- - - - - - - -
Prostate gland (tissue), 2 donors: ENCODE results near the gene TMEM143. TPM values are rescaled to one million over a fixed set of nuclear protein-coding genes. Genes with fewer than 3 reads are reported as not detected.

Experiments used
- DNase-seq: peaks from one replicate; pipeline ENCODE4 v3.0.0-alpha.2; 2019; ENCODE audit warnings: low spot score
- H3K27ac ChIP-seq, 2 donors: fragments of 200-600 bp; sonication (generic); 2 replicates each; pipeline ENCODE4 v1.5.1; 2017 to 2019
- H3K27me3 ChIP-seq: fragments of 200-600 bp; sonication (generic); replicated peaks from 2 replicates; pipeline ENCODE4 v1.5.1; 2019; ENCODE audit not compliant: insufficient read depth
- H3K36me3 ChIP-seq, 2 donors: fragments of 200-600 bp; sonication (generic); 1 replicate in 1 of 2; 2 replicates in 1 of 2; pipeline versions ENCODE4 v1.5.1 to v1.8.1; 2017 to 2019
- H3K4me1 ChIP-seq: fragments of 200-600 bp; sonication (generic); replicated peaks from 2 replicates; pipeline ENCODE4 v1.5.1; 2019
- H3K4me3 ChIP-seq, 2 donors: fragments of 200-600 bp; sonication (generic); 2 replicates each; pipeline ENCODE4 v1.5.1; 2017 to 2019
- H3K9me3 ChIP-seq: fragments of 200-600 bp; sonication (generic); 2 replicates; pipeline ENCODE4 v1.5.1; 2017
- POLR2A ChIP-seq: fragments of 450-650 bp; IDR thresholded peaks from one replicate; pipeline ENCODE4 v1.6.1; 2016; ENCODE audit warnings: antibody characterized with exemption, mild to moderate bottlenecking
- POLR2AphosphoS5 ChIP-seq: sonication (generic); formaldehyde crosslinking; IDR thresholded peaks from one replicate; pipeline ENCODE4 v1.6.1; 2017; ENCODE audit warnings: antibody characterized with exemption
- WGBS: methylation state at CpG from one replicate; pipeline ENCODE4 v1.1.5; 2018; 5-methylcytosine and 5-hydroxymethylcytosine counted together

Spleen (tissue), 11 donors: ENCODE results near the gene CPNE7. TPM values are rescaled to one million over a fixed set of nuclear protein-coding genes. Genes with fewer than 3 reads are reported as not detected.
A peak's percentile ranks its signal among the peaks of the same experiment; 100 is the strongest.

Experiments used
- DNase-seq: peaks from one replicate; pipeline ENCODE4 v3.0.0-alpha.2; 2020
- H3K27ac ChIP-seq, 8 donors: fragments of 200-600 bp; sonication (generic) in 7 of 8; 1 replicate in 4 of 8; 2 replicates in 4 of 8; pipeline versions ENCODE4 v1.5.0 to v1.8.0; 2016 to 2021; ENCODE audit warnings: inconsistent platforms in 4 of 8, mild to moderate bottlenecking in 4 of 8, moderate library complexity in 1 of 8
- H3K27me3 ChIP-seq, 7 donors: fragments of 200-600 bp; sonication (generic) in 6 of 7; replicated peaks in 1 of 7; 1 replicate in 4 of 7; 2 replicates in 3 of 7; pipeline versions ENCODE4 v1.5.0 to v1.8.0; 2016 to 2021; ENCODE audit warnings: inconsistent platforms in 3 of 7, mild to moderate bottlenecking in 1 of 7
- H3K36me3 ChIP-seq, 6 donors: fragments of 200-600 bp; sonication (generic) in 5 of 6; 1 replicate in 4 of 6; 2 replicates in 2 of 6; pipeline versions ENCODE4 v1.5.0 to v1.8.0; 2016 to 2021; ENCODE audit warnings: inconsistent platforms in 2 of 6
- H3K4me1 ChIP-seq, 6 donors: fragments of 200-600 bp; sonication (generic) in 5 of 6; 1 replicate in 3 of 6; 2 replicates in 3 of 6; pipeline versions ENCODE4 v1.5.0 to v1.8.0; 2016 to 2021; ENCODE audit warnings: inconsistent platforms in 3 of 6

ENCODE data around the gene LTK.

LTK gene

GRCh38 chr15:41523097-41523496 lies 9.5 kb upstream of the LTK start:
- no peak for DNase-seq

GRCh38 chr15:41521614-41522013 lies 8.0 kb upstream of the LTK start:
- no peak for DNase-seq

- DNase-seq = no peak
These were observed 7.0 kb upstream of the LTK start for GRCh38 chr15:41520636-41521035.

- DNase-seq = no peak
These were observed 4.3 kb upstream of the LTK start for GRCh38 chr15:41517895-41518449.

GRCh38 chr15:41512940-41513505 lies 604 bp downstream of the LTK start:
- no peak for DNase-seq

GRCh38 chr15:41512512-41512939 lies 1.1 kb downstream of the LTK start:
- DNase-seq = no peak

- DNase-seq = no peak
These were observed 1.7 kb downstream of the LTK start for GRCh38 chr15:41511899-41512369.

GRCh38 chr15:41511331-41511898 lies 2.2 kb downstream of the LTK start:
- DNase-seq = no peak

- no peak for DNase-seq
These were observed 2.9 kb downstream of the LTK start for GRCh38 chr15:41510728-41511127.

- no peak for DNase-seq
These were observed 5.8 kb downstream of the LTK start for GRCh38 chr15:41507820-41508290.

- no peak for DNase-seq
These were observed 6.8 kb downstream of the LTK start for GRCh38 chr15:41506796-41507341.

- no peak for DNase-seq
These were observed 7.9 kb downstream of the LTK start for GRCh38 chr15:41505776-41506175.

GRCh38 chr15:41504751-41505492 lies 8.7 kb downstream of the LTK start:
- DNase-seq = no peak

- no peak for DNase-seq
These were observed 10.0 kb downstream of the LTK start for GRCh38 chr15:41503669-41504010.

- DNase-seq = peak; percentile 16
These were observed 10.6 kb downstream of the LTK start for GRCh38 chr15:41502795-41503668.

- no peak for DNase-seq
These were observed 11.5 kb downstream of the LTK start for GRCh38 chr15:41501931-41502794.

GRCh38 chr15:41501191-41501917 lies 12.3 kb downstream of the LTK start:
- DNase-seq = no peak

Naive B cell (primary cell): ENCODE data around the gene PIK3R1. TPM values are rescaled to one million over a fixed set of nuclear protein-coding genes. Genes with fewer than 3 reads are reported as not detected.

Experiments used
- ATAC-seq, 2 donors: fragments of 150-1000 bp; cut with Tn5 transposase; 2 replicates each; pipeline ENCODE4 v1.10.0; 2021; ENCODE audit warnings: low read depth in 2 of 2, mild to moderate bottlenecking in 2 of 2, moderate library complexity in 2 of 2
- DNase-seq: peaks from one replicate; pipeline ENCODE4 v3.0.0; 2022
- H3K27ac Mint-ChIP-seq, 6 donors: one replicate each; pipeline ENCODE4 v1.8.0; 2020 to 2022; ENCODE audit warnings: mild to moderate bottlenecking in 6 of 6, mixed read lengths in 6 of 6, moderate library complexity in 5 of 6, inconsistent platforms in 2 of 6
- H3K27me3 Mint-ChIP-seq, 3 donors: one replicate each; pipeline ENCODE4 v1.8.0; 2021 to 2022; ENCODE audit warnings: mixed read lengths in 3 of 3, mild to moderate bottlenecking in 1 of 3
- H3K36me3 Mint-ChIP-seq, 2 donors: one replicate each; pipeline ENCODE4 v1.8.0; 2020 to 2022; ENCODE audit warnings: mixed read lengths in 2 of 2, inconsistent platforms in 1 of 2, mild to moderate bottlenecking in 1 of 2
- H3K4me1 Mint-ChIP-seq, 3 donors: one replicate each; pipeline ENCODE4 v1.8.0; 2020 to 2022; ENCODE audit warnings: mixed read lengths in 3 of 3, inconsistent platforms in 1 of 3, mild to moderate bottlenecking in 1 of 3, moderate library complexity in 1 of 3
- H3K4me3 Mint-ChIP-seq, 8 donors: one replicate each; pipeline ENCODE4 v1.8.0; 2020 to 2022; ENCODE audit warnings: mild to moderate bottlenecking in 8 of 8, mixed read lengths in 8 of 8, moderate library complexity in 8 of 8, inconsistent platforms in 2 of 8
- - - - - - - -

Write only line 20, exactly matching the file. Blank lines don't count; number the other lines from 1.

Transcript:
- H3K4me1 ChIP-seq, 6 donors: fragments of 200-600 bp; sonication (generic) in 5 of 6; 1 replicate in 3 of 6; 2 replicates in 3 of 6; pipeline versions ENCODE4 v1.5.0 to v1.8.0; 2016 to 2021; ENCODE audit warnings: inconsistent platforms in 3 of 6